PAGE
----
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Syria Sanctions Bill Passes in House

October 16, 2003|Richard Simon | Times Staff Writer

WASHINGTON — Signaling a tough new U.S. stance toward Syria, the House on Wednesday delivered a stern warning to Damascus: Stop harboring terrorists or face economic and diplomatic sanctions.

The measure, which gained momentum after the White House dropped its objections, would impose economic and diplomatic penalties -- ranging from prohibiting U.S. exports to Syria except for food and medicine to restricting Syrian diplomats' travel in the United States -- unless President Bashar Assad's government changes its "irresponsible behavior."

The proposed Syrian Accountability Act was approved 398-4, a sign of growing U.S. frustration and anger over Syria's continued support for extremist groups, including Hezbollah, Hamas and Islamic Jihad.

House Majority Leader Tom DeLay (R-Texas) called the bill "just the beginning."

"Congress will be watching Syria's every move," he said. "The United States will not tolerate terrorism, its perpetrators or its sponsors. And our warnings are not to be ignored."

Under the measure, sanctions would be imposed until Syria ceases its support of terrorist groups, halts its pursuit of biological and chemical weapons and withdraws its troops from Lebanon, where they have been since 1976.

The measure would require President Bush to choose two or more sanctions from a list that includes prohibiting U.S. businesses from investing in Syria, freezing Syrian government assets in the United States and barring Syrian aircraft from entering U.S. airspace. Some sanctions could be waived for national security reasons.

A similar measure, co-sponsored by three-fourths of the Senate, is expected to pass that chamber by the end of the year.

The action comes as relations between the two countries have grown more tense, in part because of Washington's accusations that Damascus has allowed fighters to pass through its territory to stage attacks on U.S. troops in Iraq.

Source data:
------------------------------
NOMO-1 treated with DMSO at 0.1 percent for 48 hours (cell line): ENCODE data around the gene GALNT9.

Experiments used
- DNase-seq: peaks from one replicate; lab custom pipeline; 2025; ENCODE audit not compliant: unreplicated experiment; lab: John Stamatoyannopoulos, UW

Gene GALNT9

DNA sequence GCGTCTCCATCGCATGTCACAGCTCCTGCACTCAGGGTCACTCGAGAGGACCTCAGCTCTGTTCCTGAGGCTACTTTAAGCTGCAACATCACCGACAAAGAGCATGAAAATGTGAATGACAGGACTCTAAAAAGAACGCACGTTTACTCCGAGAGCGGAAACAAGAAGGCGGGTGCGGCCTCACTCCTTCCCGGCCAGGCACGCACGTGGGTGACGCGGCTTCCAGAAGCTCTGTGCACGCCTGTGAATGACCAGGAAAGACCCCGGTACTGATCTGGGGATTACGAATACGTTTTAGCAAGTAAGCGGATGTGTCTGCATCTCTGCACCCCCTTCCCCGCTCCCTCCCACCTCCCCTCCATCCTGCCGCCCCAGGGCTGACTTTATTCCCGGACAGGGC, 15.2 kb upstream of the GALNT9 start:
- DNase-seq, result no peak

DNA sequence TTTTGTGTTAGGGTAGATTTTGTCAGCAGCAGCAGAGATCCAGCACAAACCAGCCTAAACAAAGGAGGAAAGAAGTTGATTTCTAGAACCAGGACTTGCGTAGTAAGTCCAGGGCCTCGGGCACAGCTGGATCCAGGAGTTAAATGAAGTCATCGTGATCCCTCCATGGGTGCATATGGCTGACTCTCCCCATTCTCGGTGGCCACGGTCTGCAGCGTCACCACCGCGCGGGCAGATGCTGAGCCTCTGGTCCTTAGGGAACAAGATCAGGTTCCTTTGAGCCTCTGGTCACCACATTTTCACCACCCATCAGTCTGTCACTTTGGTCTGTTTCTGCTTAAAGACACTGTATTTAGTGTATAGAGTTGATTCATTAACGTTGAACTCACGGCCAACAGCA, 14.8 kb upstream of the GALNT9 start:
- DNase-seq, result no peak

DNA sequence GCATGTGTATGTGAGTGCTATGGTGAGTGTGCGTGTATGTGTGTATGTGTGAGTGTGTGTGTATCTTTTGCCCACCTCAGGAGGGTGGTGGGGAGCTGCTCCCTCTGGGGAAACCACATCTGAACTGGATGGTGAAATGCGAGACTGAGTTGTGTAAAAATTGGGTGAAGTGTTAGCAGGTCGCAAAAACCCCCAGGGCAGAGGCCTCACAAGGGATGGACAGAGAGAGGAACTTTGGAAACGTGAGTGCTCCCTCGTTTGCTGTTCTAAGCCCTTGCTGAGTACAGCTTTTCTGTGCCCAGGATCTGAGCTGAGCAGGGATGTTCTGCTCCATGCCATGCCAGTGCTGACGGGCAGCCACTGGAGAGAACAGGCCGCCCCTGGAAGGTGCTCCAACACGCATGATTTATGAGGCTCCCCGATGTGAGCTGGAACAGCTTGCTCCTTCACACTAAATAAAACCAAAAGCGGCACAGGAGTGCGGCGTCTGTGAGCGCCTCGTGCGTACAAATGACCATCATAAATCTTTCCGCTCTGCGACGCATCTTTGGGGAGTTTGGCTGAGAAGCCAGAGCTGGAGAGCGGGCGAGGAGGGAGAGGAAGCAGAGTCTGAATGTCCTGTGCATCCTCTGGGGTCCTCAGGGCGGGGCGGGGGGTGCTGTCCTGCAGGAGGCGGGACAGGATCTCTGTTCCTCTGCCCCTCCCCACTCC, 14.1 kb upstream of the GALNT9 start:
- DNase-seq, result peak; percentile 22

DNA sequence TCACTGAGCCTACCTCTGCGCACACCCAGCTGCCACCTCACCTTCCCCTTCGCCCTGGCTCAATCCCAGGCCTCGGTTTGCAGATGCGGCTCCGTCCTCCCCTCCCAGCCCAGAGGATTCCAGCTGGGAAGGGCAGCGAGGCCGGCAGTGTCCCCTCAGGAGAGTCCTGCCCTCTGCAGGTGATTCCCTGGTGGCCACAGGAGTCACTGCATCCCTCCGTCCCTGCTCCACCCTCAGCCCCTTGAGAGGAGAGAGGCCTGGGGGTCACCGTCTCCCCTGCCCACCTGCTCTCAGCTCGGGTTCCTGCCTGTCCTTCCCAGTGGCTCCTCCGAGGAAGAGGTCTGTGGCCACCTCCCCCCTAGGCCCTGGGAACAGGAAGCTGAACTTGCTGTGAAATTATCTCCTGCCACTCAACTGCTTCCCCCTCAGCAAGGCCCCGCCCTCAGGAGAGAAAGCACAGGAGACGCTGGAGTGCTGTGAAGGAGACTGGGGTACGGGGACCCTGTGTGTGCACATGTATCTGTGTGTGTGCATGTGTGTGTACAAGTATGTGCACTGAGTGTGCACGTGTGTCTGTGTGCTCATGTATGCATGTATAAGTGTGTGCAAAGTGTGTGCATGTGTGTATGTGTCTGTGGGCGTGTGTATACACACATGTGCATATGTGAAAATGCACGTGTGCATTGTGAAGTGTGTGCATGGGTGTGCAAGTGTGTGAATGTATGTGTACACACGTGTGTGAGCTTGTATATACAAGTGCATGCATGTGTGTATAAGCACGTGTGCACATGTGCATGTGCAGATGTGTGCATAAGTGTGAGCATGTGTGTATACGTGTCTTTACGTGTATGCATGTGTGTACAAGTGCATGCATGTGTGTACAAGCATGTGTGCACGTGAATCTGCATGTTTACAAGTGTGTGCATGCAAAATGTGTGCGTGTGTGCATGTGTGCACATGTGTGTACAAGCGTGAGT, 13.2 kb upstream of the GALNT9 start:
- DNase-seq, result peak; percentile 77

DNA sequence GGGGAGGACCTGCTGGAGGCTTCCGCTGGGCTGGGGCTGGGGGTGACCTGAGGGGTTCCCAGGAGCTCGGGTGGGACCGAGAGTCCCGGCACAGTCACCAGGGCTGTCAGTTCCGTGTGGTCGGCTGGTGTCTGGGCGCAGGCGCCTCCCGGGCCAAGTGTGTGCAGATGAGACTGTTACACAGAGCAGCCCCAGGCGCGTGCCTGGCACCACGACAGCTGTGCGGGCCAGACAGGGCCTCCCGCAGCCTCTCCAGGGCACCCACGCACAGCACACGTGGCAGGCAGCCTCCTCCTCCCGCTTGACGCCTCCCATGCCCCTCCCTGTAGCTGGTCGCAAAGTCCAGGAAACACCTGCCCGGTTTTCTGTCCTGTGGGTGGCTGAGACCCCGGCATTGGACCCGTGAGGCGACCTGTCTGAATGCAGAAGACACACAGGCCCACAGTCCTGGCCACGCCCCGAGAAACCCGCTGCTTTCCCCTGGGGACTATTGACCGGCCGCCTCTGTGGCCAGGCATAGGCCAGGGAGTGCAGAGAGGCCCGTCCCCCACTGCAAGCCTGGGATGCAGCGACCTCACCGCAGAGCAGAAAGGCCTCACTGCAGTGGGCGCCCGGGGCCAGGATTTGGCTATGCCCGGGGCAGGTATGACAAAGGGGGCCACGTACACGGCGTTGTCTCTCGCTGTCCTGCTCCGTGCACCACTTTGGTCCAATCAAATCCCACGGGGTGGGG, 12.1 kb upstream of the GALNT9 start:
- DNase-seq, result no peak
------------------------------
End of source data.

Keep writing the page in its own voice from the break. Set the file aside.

Relations were further strained this month when Bush supported Israel after the Jewish state attacked what it said was a terrorist training camp inside Syria. The airstrike was launched in retaliation for an Islamic Jihad suicide bombing that killed 20 people, including the bomber, in an Israeli restaurant.

"Everyone's patience has run out," said Rep. Tom Lantos of San Mateo, the top Democrat on the House International Relations Committee.

All members of the California delegation -- except Reps. Mary Bono (R-Palm Springs) and George P. Radanovich (R-Mariposa), who were absent -- voted in favor of the bill

A Syrian government spokesman said the legislation would further damage America's image in the Arab world and hurt prospects for Middle East peace.

"It will cause lots of harm to the U.S.-Syrian mutual interests at a time when we still have a constructive dialogue between our two countries," said Imad Moustapha, Syria's charge d'affaires in Washington.

The Arab American Institute, a Washington research organization, opposed the sanctions bill, contending that it would weaken moderate forces in Syria seeking change. The National Foreign Trade Council, a business group advocating international trade, also questioned whether unilateral sanctions would be effective. The United States exported about $275 million in goods to Syria last year.

Syria has been one of six nations on a U.S. list of states sponsoring terrorism since the list's inception in 1979 -- making it ineligible for U.S. economic aid and arms sales.

"For too many years, inexplicably, our government has treated Syria better than it does other state sponsors of terrorism," Lantos said. "We have been allowing more trade with Syria, and we have maintained normal diplomatic ties. It is time for the special treatment to end."

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